Sinn Fein denies backing strategies with no chance of delivery in EU manifesto
Mary Lou McDonald kicked off the party’s European election campaign in Dublin.
Sinn Fein has denied it is backing populist strategies in its European election manifesto that have no chance of being delivered.
The party’s leader Mary Lou McDonald kicked off their European election campaign in Dublin on Monday, saying a vote for Sinn Fein was a vote for a party that would be “Eurocritical” in Europe.
“There’s no contradiction for us at all,” Ms McDonald said.
“The team have demonstrated that it is possible to engage fully and get results without becoming a lackey to a Europhile establishment view of the world.
“It is possible for people who have real problems with the direction of the European Union to elect people who share that criticism and who can engage in those institutions and make real, real progress.”
The party’s manifesto promises its MEPs will fight to ensure no EU money is given to the arms industry, there are no carbon tax hikes and continued access to CAP funding for farmers in Northern Ireland post Brexit.
Ms McDonald said the European project had “lost its way” and if the system did not do some “soul-searching” in the aftermath of Brexit then it was in for “big trouble”.
“As we engage in a way that is Eurocritical, we recognise the need and positivity of working together,” she said.
She said she believed all four of the party’s MEPs, who attended the launch in Dublin’s Architectural Archive on Monday before holding a Belfast launch later in the day, would be returned to the EU parliament.
Dublin MEP candidate Lynn Boylan said Sinn Fein was “absolutely in favour of Ireland’s position within the EU” but that radical reform of the institutions was needed.
“That’s not being Eurosceptic, that’s being Eurocritical,” she told those gathered at the launch.
Ms Boylan said change was needed to lobbying rules as the EU now has more corporate lobbyists than Washington DC.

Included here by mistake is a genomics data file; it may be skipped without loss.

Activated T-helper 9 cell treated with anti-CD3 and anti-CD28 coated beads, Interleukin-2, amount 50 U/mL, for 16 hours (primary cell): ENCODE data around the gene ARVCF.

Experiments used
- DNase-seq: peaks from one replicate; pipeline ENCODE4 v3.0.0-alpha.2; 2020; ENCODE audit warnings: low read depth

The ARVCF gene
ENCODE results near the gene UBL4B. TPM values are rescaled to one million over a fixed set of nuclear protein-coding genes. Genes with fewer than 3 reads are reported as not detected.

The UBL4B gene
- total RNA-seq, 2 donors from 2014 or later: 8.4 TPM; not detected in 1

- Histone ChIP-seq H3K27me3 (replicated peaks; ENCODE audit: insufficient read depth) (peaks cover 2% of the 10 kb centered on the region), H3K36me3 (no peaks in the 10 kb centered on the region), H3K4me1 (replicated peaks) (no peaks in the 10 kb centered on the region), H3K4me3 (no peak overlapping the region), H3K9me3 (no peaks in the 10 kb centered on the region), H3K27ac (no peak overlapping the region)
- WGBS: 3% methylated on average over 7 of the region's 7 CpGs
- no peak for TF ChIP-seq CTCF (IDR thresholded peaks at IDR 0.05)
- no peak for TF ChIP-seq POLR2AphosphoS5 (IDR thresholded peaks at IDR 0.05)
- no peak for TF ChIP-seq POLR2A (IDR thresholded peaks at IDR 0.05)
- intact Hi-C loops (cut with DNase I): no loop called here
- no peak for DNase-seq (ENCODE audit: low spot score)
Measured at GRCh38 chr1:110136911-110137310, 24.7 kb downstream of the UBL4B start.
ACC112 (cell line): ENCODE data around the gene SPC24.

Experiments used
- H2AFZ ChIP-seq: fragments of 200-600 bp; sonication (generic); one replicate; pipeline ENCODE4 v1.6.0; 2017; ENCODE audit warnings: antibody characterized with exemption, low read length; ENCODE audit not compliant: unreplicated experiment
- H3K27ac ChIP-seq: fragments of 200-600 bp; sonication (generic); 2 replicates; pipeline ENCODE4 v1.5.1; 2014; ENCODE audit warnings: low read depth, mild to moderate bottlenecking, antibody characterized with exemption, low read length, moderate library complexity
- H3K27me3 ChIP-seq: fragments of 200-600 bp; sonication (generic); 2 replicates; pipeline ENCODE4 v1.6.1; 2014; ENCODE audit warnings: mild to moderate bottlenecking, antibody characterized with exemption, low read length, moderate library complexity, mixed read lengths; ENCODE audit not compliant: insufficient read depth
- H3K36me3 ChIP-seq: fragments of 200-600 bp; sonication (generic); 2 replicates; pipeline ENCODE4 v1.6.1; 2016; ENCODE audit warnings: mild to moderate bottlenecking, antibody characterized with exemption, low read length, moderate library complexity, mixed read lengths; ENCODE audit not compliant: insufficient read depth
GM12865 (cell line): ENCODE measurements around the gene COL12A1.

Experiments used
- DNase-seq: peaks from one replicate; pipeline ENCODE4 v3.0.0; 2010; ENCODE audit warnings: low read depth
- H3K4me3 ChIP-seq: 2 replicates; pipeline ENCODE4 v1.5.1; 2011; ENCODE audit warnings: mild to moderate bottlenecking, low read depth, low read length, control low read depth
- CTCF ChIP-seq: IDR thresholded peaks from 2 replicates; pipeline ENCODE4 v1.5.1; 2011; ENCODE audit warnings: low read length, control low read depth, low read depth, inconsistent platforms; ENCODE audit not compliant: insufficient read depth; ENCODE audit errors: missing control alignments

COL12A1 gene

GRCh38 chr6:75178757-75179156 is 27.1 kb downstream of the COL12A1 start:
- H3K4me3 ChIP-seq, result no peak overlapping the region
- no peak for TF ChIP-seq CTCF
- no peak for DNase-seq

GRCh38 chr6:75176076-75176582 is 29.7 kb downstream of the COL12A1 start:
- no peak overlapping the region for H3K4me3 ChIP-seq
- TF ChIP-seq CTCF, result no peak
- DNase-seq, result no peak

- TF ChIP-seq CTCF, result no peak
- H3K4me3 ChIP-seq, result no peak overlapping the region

She said the party would also continue to oppose the militarisation of arms and push for reform of climate change policies.
“Our position on carbon tax is based on evidence, it’s factually based, it has nothing to do with populism,” she said.
“Carbon taxes have not worked in one single jurisdiction where they have been introduced.”
Midlands-North-West candidate Matt Carty said one of the priorities of the Sinn Fein team in the next European parliament would be stopping an EU directive on non-performing loans.
He said the proposed directive, which was supported by groups of which Fianna Fail and Fine Gael were members in Europe, would “in fact promote the use of vulture funds”.
“Anyone who is casting a vote for a Fianna Fail or Fine Gael candidate is, in fact, voting for the promotion of vulture funds at Irish and EU level,” he claimed.
Ireland South MEP Liadh Ni Riada said her priorities would be rural Ireland, the Irish language and the country’s fisheries policy.
“Rural Ireland is completely being undermined, dismantled and just being forgotten about for many, many years now,” she claimed.
“It’s becoming nigh on impossible to have any kind of decent life in rural Ireland.
“The cost of living is sky high and now we’re giving away the family silver by pushing ahead with this nonsensical broadband deal,” she said.
Northern Ireland MEP Martina Anderson said Sinn Fein had proposed a special status for Northern Ireland after Brexit which had become key policy in the parliament.